How Do You Spell ROSE?

Pronunciation: [ɹˈə͡ʊz] (IPA)

The word "rose" is spelled as /roʊz/ in IPA phonetic transcription. The first sound, /r/, is a voiced alveolar approximant produced by flipping the tip of the tongue against the alveolar ridge. The vowel sound, /oʊ/, is a diphthong comprised of the two vowel sounds /o/ and /ʊ/. The final sound, /z/, is a voiced alveolar fricative produced by forcing air through a narrow gap between the tongue and the alveolar ridge. Together, these sounds create the word "rose".

ROSE Meaning and Definition

  1. Rose (noun):

    1. A perennial flowering plant of the genus Rosa, characterized by its fragrant, showy and often thorny flowers, with numerous petal layers in various colors such as red, pink, white, yellow or peach. Roses are widely cultivated for their aesthetic appeal and are often considered symbols of beauty, love, and romance.

    2. The flower of this plant, typically having petals arranged in a symmetrical pattern around a central receptacle, with a tubular base. Roses have a recognizable scent and are used for decorative purposes in gardens, floral arrangements, and as a token of affection or celebration.

    3. Any of various related or similar plants in other genera, like the wild roses, which often have single flowers, or the dog roses, common in hedgerows. Some are used in herbal medicine or as a source of oil or fragrance.

    4. A light pinkish or pale red color, reminiscent of the petals of a rose flower. It is often used to describe shades of pink in various contexts, including clothing, interior design, or artwork.

    5. A cut or turning of a rose-shaped design, often used as a surface ornament on pottery, fabrics, or decorative objects.

    The word "rose" also has verb forms, such as "to rose," meaning the action of a plant blooming and producing roses, or "to adorn or decorate with roses."

  2. 1. The flower of a plant of the genus Rosa. 2. Erysipelas.

    A practical medical dictionary. By Stedman, Thomas Lathrop. Published 1920.

  3. • Did rise.
    • A well-known plant, or its universally-admired flower, having many species and varieties.
    • In Scot., an eruption on the skin of small rose-coloured patches, very slightly elevated; erysipelas; St Anthony's fire.
    • Of rise, which see.

    Etymological and pronouncing dictionary of the English language. By Stormonth, James, Phelp, P. H. Published 1874.

Top Common Misspellings for ROSE *

* The statistics data for these misspellings percentages are collected from over 15,411,110 spell check sessions on from Jan 2010 - Jun 2012.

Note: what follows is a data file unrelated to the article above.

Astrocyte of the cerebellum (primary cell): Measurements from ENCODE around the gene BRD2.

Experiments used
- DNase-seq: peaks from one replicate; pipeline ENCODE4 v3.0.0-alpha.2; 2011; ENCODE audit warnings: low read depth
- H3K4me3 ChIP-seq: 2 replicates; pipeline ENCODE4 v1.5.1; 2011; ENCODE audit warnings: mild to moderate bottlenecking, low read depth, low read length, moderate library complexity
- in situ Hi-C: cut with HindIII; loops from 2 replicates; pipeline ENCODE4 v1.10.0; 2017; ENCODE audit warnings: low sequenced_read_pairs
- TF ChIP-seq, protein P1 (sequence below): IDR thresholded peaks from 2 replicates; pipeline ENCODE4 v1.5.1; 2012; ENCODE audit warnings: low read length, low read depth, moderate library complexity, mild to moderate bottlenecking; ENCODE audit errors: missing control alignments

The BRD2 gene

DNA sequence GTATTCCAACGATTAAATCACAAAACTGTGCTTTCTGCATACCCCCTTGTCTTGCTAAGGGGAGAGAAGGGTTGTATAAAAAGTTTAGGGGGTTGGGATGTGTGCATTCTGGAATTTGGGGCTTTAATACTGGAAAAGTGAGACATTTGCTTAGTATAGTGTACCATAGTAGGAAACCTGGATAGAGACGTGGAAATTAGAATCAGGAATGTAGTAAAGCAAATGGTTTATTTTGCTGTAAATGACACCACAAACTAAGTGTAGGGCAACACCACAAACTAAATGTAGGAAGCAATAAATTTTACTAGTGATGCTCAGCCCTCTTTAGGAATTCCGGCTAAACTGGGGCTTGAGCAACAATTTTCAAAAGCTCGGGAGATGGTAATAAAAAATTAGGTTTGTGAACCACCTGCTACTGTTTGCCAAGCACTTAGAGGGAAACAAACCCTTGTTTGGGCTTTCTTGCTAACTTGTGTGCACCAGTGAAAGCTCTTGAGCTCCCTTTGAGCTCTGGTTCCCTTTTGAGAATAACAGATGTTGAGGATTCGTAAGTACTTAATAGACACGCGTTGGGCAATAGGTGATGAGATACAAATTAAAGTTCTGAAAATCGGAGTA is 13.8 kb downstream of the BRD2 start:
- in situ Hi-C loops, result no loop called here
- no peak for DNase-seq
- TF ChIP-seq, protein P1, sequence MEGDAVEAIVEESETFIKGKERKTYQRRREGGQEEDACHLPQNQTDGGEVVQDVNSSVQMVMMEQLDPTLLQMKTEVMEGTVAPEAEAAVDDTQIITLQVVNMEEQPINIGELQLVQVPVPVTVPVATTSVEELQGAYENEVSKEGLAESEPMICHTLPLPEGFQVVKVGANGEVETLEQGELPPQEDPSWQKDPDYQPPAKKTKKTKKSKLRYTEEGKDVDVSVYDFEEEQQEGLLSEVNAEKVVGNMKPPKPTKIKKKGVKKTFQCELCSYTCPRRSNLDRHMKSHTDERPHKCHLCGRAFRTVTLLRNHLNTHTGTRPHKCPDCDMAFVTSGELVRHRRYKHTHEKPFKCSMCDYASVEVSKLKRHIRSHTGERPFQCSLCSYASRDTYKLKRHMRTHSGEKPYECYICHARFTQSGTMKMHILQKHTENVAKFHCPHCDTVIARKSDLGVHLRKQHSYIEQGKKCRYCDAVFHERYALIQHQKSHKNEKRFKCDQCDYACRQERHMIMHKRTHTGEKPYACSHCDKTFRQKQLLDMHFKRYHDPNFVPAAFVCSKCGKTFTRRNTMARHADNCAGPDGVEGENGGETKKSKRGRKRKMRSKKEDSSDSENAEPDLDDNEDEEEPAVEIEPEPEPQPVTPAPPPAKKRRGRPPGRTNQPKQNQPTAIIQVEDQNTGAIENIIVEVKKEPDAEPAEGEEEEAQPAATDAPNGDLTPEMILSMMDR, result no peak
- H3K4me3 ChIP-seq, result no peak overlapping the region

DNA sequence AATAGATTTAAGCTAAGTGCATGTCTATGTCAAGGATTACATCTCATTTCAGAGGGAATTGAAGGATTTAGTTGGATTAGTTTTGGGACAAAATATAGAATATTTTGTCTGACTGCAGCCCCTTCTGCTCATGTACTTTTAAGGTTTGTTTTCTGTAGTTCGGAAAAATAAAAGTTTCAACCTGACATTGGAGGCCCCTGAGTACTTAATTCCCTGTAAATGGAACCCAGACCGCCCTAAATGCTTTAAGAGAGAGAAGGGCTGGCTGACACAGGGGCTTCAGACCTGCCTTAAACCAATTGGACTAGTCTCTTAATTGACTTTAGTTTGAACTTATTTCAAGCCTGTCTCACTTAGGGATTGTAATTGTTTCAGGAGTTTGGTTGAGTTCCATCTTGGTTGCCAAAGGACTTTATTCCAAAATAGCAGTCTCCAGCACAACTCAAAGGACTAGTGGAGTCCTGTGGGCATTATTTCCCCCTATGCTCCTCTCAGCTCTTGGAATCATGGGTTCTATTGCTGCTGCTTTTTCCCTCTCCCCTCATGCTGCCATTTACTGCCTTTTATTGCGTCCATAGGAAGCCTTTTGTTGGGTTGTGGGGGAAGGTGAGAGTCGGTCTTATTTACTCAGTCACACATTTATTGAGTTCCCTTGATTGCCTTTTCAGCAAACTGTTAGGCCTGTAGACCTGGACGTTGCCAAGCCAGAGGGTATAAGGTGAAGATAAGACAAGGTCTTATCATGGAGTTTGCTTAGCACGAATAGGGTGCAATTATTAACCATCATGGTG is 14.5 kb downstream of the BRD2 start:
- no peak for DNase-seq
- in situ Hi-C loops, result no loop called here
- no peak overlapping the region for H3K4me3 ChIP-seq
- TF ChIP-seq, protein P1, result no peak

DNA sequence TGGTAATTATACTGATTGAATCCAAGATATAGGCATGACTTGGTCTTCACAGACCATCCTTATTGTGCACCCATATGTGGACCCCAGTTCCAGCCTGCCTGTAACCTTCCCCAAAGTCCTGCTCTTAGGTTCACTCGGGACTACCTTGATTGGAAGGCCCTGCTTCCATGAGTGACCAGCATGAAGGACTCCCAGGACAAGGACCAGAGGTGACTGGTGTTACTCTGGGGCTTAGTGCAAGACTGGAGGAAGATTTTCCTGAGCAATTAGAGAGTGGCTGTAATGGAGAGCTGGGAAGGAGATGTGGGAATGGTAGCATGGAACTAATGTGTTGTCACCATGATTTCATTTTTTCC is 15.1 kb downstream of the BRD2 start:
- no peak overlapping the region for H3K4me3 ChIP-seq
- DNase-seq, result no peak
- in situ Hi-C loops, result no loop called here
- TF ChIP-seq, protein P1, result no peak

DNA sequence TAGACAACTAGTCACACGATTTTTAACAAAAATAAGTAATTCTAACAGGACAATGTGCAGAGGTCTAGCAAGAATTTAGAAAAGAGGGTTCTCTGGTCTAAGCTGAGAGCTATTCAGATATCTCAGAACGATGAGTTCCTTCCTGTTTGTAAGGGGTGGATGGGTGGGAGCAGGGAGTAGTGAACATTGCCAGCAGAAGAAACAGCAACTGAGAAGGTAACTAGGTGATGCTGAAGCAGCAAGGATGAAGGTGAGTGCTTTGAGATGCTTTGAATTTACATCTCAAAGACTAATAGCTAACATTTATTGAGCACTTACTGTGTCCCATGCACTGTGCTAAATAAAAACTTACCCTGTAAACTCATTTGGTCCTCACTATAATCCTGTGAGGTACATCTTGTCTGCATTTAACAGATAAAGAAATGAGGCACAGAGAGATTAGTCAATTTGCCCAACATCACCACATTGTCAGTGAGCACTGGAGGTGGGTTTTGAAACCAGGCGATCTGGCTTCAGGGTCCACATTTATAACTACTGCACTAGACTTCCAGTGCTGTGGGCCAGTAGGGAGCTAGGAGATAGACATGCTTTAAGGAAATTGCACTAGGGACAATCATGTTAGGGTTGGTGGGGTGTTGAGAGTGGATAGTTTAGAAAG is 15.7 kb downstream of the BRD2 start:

Other Common Misspellings for ROSE

Etymology of ROSE

The word "rose" comes from the Old English word "rose" or "rosa", which was derived from the Latin word "rosa". In turn, the Latin word "rosa" can be traced back to the Ancient Greek word "rhodon". The term has roots in several Indo-European languages, such as Sanskrit (vṛśca) and Persian (gul). Ultimately, the origin of the word is uncertain, but it has been used to refer to one of the most iconic flowers for centuries.

Idioms with the word ROSE

  • under the rose The idiom "under the rose" means that something is to be kept secret or confidential, typically involving sensitive or private information. It suggests discretion and the need to keep certain things hidden or undisclosed. The phrase originated from the ancient Roman practice of hanging a rose above a meeting table to signal that discussions held there should remain confidential.
  • come out smelling like a rose The idiom "come out smelling like a rose" means to emerge from a situation, sometimes a difficult or negative one, with a positive outcome or favorable impression. It implies that despite potential setbacks or challenges, one manages to succeed or maintain a positive reputation.
  • the bloom is off the rose The idiom "the bloom is off the rose" means that the initial excitement, charm, or attraction of something has diminished or faded away. It implies that the situation or person that was once fascinating, fresh, or appealing has lost its initial appeal or allure.
  • (come up) smelling like a rose The idiom "(come up) smelling like a rose" means to emerge from a situation with a positive outcome or to be perceived favorably despite potential difficulties or controversies. It suggests that someone is able to maintain a positive image or reputation even in challenging circumstances.
  • a rose by any other name The idiom "a rose by any other name" comes from William Shakespeare's play Romeo and Juliet. It refers to the notion that the essence or qualities of a thing or person remain the same, regardless of the name or label given to it. It suggests that names or titles are not important; it is the true nature or character that matters.
  • There's no rose without a thorn. The idiom "There's no rose without a thorn" implies that nothing good or beautiful comes without some element of hardship, difficulty, or negativity. It expresses the idea that every positive aspect is often accompanied by some negative aspects or challenges.
  • smell like a rose The idiom "smell like a rose" means to appear or be perceived as innocent, virtuous, or without fault, regardless of any negative actions, circumstances, or rumors.
  • blush is off the rose The idiom "blush is off the rose" means that the initial excitement or allure of something has faded or diminished. It suggests that the initial charm or attractiveness has worn off and the true nature or flaws of the person, situation, or thing have been revealed.
  • a rose by any other name would smell as sweet The idiom "a rose by any other name would smell as sweet" means that the true nature or essence of something does not change based on what it is called. It emphasizes that the name or label given to someone or something does not alter its inherent qualities or value. The phrase originated from William Shakespeare's play Romeo and Juliet, in which Juliet argues that Romeo's name, which represents their feuding families, should not affect their love for each other.
  • rose by any other name would smell as sweet The idiom "a rose by any other name would smell as sweet" means that changing the name of something does not change its intrinsic nature or qualities. It implies that the importance or value of something lies in its inherent qualities, rather than the name or label associated with it. The phrase originates from William Shakespeare's play Romeo and Juliet, in which Juliet argues that Romeo's name does not define him and that his true nature is what matters.